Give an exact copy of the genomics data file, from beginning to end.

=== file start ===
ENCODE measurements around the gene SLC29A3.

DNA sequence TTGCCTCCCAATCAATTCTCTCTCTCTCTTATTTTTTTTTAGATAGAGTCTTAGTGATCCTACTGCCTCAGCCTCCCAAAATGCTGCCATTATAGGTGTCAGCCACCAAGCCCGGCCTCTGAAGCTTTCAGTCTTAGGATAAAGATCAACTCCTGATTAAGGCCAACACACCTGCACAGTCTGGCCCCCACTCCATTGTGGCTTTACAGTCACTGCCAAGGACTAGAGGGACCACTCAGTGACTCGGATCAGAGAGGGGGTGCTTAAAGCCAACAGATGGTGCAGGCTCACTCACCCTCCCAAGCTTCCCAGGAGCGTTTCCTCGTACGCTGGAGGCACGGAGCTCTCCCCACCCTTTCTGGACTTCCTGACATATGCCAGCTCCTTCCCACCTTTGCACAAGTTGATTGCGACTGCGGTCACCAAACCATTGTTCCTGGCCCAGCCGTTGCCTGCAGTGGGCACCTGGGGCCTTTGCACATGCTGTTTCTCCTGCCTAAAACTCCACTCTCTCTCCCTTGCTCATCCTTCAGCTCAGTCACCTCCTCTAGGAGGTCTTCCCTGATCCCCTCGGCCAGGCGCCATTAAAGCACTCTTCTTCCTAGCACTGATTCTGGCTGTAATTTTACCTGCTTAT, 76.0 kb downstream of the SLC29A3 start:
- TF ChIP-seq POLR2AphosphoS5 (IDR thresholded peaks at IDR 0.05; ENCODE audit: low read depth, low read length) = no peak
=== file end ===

ENCODE measurements around the gene SLC29A3.

DNA sequence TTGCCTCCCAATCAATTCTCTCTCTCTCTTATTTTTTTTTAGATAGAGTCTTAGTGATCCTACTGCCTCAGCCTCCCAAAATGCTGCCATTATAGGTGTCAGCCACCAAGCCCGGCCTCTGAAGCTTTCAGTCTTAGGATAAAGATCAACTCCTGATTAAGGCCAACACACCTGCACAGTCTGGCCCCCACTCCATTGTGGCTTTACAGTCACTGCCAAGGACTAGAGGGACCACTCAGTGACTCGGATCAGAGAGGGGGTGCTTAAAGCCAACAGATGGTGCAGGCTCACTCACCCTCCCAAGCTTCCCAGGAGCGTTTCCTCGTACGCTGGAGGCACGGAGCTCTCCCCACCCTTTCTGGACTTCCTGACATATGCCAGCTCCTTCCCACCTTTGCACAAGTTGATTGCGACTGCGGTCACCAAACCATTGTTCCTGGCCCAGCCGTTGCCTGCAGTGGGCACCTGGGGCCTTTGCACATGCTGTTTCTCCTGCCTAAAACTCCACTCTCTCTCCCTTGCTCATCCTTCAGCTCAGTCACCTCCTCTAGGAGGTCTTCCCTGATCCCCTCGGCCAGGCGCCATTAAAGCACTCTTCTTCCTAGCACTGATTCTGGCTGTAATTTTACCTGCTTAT, 76.0 kb downstream of the SLC29A3 start:
- TF ChIP-seq POLR2AphosphoS5 (IDR thresholded peaks at IDR 0.05; ENCODE audit: low read depth, low read length) = no peak